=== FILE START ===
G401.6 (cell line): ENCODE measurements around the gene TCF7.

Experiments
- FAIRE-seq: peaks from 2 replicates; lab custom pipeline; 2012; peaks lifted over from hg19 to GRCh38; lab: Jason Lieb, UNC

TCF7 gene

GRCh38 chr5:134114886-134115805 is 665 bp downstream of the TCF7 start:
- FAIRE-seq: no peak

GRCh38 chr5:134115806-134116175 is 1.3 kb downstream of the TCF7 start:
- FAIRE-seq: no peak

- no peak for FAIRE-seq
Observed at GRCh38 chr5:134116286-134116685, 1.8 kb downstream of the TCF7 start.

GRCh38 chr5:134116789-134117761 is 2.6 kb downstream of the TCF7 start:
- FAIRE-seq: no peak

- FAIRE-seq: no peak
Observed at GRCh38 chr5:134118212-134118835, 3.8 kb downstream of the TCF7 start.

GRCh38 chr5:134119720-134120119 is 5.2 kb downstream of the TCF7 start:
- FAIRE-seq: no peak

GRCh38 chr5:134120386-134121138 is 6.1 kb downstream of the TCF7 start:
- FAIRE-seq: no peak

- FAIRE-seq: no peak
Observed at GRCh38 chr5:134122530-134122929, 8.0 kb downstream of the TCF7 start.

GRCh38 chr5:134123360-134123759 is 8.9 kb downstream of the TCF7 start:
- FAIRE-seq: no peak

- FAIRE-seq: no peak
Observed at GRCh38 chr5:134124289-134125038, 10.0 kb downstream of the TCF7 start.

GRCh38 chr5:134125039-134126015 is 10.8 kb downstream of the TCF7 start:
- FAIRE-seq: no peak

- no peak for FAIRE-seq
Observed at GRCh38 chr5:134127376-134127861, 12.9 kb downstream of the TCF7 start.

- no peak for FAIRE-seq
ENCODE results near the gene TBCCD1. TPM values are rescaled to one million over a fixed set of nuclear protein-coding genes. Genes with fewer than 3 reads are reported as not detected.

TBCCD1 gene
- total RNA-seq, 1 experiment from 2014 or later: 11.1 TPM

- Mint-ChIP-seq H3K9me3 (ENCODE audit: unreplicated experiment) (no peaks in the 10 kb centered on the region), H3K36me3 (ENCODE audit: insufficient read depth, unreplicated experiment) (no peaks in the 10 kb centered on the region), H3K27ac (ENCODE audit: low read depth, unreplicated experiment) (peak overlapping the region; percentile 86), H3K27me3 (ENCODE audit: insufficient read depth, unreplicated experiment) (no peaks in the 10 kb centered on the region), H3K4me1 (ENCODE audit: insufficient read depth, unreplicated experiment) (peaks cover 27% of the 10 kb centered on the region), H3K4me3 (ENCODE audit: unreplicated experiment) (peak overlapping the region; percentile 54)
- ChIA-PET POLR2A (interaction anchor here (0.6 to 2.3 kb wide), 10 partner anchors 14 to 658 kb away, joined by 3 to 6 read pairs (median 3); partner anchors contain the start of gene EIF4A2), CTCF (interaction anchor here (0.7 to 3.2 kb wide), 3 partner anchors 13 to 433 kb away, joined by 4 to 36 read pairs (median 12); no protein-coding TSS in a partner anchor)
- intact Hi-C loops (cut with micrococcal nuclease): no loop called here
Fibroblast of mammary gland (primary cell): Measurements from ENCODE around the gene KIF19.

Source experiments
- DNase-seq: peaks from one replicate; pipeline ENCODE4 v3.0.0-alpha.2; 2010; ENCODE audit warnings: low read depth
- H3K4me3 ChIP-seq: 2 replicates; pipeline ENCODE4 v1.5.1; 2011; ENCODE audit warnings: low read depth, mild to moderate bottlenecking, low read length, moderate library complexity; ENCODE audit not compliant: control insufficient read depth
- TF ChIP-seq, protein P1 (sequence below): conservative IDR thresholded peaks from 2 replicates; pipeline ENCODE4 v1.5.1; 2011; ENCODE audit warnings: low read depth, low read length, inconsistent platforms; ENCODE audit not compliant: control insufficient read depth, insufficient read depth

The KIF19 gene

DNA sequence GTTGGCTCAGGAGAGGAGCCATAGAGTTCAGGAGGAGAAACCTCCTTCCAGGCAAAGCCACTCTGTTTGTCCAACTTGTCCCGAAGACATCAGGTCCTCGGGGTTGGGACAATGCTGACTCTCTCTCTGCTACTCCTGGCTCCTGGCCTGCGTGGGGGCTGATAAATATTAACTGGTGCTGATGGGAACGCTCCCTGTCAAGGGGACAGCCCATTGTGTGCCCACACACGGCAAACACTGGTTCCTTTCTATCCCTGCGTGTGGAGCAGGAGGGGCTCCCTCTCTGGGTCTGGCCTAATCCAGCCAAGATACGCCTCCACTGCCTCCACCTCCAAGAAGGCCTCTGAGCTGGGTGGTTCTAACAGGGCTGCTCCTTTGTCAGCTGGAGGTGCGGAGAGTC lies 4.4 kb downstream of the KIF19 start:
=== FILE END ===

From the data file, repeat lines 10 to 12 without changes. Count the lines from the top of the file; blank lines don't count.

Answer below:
Observed at GRCh38 chr5:134116286-134116685, 1.8 kb downstream of the TCF7 start.

GRCh38 chr5:134116789-134117761 is 2.6 kb downstream of the TCF7 start:
- FAIRE-seq: no peak